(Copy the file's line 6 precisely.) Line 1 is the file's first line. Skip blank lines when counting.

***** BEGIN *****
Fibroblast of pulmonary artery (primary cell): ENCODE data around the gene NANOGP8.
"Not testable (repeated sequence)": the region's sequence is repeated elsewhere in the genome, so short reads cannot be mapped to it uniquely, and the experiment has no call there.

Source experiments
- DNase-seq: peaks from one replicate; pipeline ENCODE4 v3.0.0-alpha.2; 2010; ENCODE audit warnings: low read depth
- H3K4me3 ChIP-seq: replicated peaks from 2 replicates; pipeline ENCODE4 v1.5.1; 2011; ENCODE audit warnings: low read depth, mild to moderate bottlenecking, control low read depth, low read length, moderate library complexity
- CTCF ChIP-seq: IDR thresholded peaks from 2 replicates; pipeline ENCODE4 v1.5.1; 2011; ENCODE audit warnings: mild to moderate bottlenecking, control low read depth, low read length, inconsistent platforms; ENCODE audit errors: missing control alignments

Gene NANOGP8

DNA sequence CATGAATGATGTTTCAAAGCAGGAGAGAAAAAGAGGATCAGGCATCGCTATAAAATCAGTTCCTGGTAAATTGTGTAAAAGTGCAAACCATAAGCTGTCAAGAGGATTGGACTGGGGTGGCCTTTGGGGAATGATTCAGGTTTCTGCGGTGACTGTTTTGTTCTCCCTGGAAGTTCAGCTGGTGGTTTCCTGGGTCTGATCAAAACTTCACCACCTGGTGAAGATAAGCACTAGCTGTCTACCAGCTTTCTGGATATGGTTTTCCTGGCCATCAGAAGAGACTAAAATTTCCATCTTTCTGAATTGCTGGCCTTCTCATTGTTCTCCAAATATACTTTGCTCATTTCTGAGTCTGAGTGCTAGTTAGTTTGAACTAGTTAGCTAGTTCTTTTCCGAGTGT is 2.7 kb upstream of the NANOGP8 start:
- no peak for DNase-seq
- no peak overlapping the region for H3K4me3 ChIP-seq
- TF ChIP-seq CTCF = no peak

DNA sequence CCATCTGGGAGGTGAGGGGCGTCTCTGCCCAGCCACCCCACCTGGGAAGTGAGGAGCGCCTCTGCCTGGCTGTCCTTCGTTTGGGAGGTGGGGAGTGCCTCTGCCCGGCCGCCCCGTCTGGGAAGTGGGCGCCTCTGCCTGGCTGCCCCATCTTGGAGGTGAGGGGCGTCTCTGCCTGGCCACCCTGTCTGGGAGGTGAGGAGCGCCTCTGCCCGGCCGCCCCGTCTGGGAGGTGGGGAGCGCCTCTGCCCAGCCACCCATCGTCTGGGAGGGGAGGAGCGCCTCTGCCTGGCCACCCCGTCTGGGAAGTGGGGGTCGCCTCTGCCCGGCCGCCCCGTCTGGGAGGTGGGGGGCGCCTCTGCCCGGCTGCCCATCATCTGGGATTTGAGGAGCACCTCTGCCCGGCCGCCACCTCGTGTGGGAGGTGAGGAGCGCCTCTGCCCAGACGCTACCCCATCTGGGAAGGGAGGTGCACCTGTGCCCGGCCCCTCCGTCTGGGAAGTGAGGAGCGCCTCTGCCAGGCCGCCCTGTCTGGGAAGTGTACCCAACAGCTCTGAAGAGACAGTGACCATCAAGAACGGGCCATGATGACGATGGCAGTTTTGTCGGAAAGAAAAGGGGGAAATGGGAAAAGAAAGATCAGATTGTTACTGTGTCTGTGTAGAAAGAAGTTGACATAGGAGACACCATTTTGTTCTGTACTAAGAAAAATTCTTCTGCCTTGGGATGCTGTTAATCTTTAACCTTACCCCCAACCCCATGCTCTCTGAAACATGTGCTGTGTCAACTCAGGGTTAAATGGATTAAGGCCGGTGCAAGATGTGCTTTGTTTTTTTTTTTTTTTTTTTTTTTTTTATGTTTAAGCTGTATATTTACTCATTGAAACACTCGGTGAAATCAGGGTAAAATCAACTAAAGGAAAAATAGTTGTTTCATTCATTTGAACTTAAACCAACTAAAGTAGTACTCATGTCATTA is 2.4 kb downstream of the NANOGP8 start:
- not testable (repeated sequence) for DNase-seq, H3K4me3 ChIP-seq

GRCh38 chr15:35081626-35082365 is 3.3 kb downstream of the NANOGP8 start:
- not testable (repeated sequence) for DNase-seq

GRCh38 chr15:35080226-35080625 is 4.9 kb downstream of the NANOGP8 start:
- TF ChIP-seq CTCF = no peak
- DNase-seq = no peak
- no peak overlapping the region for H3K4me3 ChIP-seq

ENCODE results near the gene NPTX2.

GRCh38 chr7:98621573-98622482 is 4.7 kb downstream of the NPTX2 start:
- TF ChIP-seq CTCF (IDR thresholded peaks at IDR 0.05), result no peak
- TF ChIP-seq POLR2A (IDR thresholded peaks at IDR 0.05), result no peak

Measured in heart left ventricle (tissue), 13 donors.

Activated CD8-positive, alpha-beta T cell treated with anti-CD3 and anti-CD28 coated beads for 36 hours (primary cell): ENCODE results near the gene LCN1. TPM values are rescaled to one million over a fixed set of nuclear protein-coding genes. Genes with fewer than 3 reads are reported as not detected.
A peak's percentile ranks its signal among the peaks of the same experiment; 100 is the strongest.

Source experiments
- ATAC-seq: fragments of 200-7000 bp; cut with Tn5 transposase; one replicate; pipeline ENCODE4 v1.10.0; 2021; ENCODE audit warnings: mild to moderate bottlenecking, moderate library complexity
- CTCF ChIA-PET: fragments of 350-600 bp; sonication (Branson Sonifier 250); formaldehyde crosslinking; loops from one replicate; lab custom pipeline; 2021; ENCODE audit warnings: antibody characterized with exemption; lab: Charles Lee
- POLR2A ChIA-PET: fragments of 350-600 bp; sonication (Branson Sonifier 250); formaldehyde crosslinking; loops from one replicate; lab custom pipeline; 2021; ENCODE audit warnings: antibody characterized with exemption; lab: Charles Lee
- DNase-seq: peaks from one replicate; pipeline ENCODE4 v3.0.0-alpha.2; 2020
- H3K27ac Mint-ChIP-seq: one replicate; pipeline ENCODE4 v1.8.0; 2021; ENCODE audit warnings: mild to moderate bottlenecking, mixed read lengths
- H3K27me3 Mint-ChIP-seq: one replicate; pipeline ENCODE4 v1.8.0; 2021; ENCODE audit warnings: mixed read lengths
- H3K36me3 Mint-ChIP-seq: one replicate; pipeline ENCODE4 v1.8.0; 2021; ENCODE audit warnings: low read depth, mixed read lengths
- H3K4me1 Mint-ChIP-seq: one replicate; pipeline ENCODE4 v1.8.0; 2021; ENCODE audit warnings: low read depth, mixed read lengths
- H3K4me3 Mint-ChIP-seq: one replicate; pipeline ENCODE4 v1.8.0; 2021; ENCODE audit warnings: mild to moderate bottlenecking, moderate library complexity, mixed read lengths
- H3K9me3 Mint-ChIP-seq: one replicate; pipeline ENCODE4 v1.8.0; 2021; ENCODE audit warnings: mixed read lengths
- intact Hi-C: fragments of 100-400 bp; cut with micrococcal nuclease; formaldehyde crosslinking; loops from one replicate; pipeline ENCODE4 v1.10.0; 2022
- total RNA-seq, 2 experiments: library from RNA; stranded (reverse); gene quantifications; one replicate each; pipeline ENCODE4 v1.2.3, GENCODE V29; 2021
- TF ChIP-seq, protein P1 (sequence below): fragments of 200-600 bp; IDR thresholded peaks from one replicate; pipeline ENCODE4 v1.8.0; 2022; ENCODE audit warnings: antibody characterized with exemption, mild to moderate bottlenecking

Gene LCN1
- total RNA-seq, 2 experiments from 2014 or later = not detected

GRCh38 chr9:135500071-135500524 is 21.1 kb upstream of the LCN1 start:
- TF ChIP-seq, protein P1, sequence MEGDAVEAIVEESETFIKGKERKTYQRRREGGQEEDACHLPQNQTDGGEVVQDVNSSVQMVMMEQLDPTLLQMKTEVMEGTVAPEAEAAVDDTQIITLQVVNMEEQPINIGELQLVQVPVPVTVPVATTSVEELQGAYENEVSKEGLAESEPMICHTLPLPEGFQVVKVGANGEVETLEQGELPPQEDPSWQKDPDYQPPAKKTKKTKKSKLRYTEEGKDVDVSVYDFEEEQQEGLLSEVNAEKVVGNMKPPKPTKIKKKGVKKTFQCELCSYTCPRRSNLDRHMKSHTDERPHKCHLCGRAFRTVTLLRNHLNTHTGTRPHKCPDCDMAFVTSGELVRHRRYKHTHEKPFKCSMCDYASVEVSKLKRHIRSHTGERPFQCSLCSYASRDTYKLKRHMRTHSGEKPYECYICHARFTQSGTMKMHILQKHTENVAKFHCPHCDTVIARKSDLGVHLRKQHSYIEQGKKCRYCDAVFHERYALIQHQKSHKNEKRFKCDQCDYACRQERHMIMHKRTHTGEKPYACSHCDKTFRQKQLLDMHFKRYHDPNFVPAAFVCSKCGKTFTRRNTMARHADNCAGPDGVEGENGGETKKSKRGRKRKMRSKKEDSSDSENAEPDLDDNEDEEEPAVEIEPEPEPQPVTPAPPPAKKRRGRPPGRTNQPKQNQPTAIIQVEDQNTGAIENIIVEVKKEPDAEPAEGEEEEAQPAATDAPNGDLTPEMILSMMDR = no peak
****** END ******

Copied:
- CTCF ChIP-seq: IDR thresholded peaks from 2 replicates; pipeline ENCODE4 v1.5.1; 2011; ENCODE audit warnings: mild to moderate bottlenecking, control low read depth, low read length, inconsistent platforms; ENCODE audit errors: missing control alignments